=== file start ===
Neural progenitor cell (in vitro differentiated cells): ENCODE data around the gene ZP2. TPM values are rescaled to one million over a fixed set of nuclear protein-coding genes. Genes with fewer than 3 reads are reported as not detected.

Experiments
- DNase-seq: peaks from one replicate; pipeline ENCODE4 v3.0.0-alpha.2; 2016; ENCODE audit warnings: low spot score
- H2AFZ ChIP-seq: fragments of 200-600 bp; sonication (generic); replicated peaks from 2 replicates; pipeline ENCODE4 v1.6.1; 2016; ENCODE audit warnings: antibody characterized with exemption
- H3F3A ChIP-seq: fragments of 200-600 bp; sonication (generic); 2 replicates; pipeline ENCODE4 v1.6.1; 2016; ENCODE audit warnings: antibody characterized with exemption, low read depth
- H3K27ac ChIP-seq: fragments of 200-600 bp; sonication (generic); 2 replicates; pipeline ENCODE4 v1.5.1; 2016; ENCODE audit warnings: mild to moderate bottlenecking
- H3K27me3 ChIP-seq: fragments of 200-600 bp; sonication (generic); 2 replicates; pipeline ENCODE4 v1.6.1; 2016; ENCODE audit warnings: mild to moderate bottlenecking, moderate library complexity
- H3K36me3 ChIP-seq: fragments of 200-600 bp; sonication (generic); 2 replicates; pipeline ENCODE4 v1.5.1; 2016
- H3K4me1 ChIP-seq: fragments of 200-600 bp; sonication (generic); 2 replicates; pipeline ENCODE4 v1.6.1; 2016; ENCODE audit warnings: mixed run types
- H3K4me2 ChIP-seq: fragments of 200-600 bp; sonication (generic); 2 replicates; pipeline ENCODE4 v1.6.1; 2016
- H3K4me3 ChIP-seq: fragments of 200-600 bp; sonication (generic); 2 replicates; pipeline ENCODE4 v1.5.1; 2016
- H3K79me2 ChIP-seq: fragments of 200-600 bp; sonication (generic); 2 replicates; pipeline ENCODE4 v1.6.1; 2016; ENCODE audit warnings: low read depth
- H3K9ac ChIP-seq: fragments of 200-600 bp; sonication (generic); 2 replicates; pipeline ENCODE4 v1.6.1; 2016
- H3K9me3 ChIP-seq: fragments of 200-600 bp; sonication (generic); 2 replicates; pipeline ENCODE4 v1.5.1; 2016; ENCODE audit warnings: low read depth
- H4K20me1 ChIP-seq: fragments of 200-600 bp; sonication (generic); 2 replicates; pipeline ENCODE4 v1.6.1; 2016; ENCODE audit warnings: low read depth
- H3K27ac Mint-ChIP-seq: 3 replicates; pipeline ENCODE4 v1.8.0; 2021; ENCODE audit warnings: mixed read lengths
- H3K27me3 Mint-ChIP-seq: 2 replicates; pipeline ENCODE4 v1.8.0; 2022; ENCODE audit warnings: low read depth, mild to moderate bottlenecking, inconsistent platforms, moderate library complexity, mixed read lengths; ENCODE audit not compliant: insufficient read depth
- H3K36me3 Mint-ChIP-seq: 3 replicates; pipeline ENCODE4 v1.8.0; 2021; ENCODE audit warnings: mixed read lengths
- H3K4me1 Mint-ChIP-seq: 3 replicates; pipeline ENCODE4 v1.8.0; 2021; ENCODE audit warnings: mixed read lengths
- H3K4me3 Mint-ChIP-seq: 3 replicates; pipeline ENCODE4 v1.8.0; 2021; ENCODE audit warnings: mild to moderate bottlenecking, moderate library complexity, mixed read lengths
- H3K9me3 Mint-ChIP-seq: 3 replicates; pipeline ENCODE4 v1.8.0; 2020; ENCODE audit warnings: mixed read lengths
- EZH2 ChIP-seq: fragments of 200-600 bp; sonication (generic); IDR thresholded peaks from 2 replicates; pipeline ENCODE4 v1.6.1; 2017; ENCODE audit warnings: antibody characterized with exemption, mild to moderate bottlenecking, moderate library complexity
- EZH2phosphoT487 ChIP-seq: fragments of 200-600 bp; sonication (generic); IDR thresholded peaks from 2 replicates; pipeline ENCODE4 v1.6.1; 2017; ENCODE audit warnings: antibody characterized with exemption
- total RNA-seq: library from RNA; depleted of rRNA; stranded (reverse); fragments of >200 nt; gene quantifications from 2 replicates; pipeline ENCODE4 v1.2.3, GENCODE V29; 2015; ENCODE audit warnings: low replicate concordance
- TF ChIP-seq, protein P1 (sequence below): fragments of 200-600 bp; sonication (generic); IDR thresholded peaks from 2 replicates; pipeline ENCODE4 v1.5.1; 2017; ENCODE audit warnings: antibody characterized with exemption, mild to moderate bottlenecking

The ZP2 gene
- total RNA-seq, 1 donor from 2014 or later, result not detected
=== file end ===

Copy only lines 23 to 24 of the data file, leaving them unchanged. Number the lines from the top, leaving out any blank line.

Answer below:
- EZH2phosphoT487 ChIP-seq: fragments of 200-600 bp; sonication (generic); IDR thresholded peaks from 2 replicates; pipeline ENCODE4 v1.6.1; 2017; ENCODE audit warnings: antibody characterized with exemption
- total RNA-seq: library from RNA; depleted of rRNA; stranded (reverse); fragments of >200 nt; gene quantifications from 2 replicates; pipeline ENCODE4 v1.2.3, GENCODE V29; 2015; ENCODE audit warnings: low replicate concordance